Despite promising progress in his recovery, Steven Stamkos’ status for Sochi remains unknown. (Fred Kfoury/Icon SMI)
By Allan Muir
It’s been awhile since we’ve dug through the ol’ mailbag, but with the letters piling up and sports problems to be solved, this seems like as good a time as any to address this matter. Here are a few representative examples of the questions that many of you have been asking:
I’m really getting worried about Steven Stamkos and his availability for Team Canada. Wasn’t Tuesday night’s game against the Maple Leafs one of the targets for his return to action? If he can’t go, who is his replacement?
– Rachel Rosenfeld, Mississauga, Ont.
During the next two weeks, the attention that will be paid to Stamkos and his broken leg will likely make the kerfuffle over royal baby No. 2 pale in comparison. Problem is, his healing rate is in no way commensurate with the number of cameras that are following him, or with the questions he’s being asked. He’ll be ready when he’s ready, but there’s a growing sense that he might not be ready before the Lightning’s final pre-Olympic break game on Feb. 8. And if that’s the case, it puts Team Canada’s brass in a tough spot.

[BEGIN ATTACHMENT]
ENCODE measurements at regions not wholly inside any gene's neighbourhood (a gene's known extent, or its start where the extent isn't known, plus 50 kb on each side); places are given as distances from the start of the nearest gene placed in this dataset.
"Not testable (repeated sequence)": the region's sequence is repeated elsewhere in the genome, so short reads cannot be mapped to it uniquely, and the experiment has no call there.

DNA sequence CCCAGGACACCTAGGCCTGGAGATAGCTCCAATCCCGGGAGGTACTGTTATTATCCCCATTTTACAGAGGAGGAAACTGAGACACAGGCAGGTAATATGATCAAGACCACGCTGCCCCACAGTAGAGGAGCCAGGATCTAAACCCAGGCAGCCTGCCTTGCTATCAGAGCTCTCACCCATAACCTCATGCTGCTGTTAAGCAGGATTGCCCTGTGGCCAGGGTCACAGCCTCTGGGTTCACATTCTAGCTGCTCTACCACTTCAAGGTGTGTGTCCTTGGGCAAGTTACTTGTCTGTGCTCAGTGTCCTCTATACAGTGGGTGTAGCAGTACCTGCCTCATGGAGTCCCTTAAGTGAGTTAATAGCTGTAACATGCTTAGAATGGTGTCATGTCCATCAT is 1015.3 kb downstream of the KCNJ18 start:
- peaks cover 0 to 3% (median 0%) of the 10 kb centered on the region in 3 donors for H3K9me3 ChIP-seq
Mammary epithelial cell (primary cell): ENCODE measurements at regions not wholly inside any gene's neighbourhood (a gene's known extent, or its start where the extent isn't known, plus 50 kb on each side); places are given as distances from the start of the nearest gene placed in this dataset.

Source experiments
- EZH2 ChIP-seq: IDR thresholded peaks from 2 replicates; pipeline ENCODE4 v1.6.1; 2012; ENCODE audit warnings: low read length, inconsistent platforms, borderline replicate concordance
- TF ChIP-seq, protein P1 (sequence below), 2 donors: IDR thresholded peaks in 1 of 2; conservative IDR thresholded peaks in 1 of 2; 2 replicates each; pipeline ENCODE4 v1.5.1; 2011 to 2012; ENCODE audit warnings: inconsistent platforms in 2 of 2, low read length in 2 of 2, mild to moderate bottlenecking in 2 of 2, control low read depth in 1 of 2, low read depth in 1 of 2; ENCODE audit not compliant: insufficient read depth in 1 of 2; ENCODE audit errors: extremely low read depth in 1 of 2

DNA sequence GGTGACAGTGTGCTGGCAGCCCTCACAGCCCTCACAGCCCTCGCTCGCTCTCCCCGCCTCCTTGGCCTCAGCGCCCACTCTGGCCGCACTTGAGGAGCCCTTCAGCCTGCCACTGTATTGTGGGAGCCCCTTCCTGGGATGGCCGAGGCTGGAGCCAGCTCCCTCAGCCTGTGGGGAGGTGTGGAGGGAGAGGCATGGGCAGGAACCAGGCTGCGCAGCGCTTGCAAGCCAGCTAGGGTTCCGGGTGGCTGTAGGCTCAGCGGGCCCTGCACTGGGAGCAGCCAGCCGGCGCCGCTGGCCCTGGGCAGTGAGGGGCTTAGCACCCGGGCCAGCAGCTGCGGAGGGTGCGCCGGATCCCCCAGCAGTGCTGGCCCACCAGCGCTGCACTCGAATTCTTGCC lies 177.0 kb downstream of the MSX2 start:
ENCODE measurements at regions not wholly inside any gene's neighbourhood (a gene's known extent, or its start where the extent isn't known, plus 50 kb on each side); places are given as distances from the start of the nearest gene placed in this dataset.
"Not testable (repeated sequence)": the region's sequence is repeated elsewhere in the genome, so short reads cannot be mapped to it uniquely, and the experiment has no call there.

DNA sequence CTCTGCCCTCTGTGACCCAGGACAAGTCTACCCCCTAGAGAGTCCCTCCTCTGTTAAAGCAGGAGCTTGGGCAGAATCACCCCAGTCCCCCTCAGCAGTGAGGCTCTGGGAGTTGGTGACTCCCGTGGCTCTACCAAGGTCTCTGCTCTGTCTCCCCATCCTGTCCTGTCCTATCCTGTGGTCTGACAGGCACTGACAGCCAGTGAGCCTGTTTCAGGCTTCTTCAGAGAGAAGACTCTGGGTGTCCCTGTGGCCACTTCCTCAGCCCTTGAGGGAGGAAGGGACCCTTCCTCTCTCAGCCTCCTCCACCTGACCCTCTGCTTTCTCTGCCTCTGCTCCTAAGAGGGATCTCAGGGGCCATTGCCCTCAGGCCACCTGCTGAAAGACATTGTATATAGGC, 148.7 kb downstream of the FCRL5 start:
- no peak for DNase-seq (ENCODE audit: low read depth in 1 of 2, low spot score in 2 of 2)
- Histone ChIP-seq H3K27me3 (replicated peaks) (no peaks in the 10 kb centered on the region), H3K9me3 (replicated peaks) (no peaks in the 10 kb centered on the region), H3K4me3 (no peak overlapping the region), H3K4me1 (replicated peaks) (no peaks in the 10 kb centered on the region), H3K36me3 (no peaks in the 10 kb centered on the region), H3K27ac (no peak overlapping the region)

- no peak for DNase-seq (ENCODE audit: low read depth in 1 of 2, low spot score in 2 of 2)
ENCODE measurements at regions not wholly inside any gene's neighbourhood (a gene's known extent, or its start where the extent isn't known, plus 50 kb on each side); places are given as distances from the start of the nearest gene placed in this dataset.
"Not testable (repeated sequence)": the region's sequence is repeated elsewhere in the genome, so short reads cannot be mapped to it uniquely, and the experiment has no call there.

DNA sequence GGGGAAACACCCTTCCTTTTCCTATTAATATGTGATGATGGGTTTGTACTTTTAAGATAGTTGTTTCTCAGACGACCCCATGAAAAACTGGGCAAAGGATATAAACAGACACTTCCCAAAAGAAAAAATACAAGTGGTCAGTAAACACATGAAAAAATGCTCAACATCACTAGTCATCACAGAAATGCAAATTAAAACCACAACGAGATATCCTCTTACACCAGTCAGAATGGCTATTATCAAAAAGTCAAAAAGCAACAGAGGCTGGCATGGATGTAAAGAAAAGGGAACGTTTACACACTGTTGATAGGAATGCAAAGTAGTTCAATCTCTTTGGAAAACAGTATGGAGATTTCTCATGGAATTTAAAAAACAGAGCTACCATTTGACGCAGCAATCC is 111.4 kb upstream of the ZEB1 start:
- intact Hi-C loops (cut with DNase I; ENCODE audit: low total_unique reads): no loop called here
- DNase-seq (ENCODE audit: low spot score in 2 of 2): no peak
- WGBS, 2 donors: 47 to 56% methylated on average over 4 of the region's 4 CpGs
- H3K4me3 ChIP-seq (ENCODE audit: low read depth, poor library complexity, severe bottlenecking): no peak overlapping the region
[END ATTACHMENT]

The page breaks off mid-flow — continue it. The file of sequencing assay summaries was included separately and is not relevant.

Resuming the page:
We’re already near a point where even if his leg is up to the challenge of playing, Stamkos won’t have the strength or the wind to be truly effective playing at the Sochi tournament’s pace. Still, I think there’s a strong desire on Canada’s part to bring him to Russia and push off any decisions until Feb. 11, the last day that a roster change can be made.
That would be a risky call. Not only would it require flying another player over in order to have a replacement ready (as Canada did in 2010, keeping Jeff Carter on stand-by in case Ryan Getzlaf couldn’t go), but it also sets up a possible repeat of the mistake that Canada made in Turin in ’06, when Chris Pronger played at less than 100 percent … and played poorly.